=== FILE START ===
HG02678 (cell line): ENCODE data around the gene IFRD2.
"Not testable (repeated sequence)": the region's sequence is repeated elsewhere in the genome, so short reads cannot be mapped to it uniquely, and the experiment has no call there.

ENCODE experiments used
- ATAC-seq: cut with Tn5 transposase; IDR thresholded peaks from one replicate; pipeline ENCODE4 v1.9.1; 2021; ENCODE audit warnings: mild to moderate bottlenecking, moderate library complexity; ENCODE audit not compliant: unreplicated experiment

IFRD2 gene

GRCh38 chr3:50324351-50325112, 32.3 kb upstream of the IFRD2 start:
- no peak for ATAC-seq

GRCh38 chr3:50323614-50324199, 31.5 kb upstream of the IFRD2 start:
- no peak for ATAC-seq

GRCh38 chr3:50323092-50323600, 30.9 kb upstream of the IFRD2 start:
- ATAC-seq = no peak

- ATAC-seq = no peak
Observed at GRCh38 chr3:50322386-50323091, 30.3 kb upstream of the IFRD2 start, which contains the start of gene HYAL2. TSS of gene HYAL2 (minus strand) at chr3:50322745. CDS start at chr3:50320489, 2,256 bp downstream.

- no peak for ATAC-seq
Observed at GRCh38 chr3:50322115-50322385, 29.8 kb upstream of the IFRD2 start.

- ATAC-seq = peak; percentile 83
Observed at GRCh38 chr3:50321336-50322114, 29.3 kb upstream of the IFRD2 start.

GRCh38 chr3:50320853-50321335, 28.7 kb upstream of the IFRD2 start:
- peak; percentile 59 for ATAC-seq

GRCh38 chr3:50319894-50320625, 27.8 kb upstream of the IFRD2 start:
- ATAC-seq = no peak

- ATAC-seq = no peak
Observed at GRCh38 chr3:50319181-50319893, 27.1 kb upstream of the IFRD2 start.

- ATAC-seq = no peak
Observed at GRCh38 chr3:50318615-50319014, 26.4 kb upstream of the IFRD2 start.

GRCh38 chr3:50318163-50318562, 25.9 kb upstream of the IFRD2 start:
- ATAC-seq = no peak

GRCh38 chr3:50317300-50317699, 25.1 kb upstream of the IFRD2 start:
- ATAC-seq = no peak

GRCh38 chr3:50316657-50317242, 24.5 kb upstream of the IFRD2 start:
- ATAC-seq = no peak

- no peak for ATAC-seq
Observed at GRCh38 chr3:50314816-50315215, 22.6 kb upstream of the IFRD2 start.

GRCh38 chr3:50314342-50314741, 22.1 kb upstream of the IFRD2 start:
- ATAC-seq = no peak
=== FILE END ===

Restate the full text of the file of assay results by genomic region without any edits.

HG02678 (cell line): ENCODE data around the gene IFRD2.
"Not testable (repeated sequence)": the region's sequence is repeated elsewhere in the genome, so short reads cannot be mapped to it uniquely, and the experiment has no call there.

ENCODE experiments used
- ATAC-seq: cut with Tn5 transposase; IDR thresholded peaks from one replicate; pipeline ENCODE4 v1.9.1; 2021; ENCODE audit warnings: mild to moderate bottlenecking, moderate library complexity; ENCODE audit not compliant: unreplicated experiment

IFRD2 gene

GRCh38 chr3:50324351-50325112, 32.3 kb upstream of the IFRD2 start:
- no peak for ATAC-seq

GRCh38 chr3:50323614-50324199, 31.5 kb upstream of the IFRD2 start:
- no peak for ATAC-seq

GRCh38 chr3:50323092-50323600, 30.9 kb upstream of the IFRD2 start:
- ATAC-seq = no peak

- ATAC-seq = no peak
Observed at GRCh38 chr3:50322386-50323091, 30.3 kb upstream of the IFRD2 start, which contains the start of gene HYAL2. TSS of gene HYAL2 (minus strand) at chr3:50322745. CDS start at chr3:50320489, 2,256 bp downstream.

- no peak for ATAC-seq
Observed at GRCh38 chr3:50322115-50322385, 29.8 kb upstream of the IFRD2 start.

- ATAC-seq = peak; percentile 83
Observed at GRCh38 chr3:50321336-50322114, 29.3 kb upstream of the IFRD2 start.

GRCh38 chr3:50320853-50321335, 28.7 kb upstream of the IFRD2 start:
- peak; percentile 59 for ATAC-seq

GRCh38 chr3:50319894-50320625, 27.8 kb upstream of the IFRD2 start:
- ATAC-seq = no peak

- ATAC-seq = no peak
Observed at GRCh38 chr3:50319181-50319893, 27.1 kb upstream of the IFRD2 start.

- ATAC-seq = no peak
Observed at GRCh38 chr3:50318615-50319014, 26.4 kb upstream of the IFRD2 start.

GRCh38 chr3:50318163-50318562, 25.9 kb upstream of the IFRD2 start:
- ATAC-seq = no peak

GRCh38 chr3:50317300-50317699, 25.1 kb upstream of the IFRD2 start:
- ATAC-seq = no peak

GRCh38 chr3:50316657-50317242, 24.5 kb upstream of the IFRD2 start:
- ATAC-seq = no peak

- no peak for ATAC-seq
Observed at GRCh38 chr3:50314816-50315215, 22.6 kb upstream of the IFRD2 start.

GRCh38 chr3:50314342-50314741, 22.1 kb upstream of the IFRD2 start:
- ATAC-seq = no peak